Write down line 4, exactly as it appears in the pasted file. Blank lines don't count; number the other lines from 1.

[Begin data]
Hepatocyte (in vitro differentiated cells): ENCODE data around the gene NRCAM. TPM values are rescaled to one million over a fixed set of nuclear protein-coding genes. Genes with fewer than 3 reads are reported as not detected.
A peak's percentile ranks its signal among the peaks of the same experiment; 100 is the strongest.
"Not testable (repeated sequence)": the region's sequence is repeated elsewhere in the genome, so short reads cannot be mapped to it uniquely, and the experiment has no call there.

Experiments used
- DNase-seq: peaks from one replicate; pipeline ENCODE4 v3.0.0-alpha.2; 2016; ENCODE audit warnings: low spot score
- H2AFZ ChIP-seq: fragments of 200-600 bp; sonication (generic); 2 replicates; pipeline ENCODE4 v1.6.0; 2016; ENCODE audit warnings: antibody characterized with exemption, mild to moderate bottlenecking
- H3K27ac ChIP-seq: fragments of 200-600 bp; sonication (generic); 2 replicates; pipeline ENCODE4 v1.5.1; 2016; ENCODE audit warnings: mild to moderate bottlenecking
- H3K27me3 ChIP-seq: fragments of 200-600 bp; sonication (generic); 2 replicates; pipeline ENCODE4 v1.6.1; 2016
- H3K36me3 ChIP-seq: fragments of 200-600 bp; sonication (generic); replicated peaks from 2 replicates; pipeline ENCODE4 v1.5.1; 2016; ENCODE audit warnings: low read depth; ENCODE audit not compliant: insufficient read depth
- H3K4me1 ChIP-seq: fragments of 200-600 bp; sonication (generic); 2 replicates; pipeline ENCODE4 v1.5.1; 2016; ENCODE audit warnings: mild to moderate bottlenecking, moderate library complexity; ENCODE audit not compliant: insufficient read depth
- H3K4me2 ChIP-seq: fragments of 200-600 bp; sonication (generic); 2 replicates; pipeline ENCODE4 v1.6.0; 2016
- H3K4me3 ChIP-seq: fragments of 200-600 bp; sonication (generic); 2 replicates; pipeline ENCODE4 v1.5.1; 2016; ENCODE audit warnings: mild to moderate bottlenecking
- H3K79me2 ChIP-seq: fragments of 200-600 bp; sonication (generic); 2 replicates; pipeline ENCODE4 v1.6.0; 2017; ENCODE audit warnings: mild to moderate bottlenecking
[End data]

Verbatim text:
Experiments used